Some women’s freckles and moles get darker, some see pigmentation change around the armpits, nipples and genitals, and some get a symmetrical pattern of darkening or lightening on their cheeks, forehead, upper lip and chin called melasma.
Common skin changes in pregnancy
- Melasma: symmetrical pigmentation changes on the face
- Linea nigra: a dark line on the belly
- Skin tags
- Burst capillaries and varicose veins
- Dilated blood vessels, sometimes called spider nevi
- Small, round, red skin growths called pygenic granulomas
- Infections such as thrush
- Itching, which can be caused by the skin stretching or eczema, or less commonly by liver or kidney problems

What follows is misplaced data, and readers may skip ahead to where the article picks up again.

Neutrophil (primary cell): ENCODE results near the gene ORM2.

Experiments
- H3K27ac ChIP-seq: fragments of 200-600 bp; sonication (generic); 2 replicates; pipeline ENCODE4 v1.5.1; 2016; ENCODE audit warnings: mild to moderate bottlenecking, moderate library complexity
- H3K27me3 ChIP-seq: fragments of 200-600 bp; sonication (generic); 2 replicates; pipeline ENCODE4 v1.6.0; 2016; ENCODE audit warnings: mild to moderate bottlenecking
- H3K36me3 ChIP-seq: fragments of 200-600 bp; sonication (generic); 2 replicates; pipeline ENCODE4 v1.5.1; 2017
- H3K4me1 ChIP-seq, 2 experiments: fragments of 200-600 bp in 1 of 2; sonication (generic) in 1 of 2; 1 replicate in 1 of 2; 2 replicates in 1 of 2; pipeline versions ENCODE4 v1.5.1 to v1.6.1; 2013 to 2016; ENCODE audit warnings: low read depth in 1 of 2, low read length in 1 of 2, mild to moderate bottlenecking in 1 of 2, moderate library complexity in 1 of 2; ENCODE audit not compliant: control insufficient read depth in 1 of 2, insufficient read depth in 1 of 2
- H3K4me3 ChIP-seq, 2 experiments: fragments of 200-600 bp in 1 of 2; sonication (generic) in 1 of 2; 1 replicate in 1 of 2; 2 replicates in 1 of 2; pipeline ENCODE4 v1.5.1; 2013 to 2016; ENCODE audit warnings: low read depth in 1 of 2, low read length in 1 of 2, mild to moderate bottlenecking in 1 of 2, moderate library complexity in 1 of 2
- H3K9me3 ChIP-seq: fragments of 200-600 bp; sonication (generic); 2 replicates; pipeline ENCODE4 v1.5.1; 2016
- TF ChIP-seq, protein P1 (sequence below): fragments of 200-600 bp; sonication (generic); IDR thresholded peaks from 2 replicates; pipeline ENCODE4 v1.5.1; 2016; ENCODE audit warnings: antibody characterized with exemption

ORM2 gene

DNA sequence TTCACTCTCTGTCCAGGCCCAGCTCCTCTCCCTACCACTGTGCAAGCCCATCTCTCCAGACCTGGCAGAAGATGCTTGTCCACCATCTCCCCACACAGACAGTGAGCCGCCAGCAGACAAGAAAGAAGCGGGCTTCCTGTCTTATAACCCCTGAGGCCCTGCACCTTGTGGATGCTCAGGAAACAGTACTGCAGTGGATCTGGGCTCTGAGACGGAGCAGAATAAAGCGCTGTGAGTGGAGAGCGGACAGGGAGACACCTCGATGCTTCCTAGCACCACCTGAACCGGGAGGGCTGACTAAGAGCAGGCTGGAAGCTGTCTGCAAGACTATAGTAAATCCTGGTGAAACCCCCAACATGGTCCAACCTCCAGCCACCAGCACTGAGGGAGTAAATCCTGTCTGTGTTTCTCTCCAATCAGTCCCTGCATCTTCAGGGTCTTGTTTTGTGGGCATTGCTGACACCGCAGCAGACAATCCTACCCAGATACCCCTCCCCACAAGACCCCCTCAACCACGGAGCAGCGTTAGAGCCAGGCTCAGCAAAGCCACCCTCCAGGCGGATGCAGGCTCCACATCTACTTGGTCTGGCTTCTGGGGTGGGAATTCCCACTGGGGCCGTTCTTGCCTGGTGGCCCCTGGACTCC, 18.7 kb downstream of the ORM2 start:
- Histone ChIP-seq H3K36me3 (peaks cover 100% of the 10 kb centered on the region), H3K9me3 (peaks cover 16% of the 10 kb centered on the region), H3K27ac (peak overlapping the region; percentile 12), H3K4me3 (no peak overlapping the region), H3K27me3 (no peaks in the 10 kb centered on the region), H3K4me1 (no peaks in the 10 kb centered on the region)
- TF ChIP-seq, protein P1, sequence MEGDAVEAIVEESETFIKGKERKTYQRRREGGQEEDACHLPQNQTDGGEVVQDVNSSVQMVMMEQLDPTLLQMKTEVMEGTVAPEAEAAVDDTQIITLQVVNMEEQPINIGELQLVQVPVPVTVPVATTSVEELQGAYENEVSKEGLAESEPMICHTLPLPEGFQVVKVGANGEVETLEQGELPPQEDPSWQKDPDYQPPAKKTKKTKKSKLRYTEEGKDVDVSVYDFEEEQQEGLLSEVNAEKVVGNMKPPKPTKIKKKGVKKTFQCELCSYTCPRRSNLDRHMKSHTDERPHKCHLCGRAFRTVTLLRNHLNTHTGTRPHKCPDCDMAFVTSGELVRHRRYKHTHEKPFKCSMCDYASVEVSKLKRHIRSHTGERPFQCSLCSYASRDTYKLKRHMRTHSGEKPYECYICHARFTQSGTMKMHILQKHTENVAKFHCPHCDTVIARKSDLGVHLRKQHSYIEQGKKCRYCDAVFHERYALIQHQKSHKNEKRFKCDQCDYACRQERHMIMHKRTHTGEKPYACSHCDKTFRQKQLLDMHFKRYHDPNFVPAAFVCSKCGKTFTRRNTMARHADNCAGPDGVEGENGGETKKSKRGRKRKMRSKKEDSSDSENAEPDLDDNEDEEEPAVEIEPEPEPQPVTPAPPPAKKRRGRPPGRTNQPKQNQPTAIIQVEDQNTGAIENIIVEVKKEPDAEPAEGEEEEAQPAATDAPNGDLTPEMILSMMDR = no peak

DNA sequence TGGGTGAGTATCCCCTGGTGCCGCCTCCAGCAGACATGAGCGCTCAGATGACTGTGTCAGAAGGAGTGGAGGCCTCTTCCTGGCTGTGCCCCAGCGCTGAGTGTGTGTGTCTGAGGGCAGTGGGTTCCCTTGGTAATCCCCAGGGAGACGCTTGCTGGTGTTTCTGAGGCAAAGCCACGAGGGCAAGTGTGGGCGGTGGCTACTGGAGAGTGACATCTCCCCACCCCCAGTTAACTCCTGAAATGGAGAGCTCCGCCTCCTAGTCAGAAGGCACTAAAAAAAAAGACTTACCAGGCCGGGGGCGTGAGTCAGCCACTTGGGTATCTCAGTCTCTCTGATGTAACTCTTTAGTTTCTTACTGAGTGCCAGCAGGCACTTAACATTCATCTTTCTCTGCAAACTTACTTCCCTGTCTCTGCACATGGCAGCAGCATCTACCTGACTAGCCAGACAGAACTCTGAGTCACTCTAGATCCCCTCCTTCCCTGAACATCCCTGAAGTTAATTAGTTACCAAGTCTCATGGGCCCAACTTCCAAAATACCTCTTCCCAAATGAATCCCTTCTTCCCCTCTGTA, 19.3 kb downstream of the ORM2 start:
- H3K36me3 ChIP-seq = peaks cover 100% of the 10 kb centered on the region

- Stretch marks
Then there’s the dark line, or linea nigra, many women develop on their bellies. Again, most of these changes fade back to normal, or close to it, within a few months of giving birth.
Another factor at play is a pregnant woman’s immune system, which changes to stop her body rejecting the foetus. But how this plays out varies from person to person.
“We see some diseases actually flare up during pregnancy, like lupus or eczema. But then there’s other conditions that improve,” Dr Daniel said.
For example, more than half of women with psoriasis find the condition eases during pregnancy, he said.
Cell-mediated immunity, which helps the body defend itself against infections, decreases in pregnancy, increasing a woman’s risk of infections like thrush, cold sores and shingles.
Very rarely, women can develop an auto-immune condition called pemphigoid gestationis, which causes itching, hives and blisters on the belly and elsewhere around the body.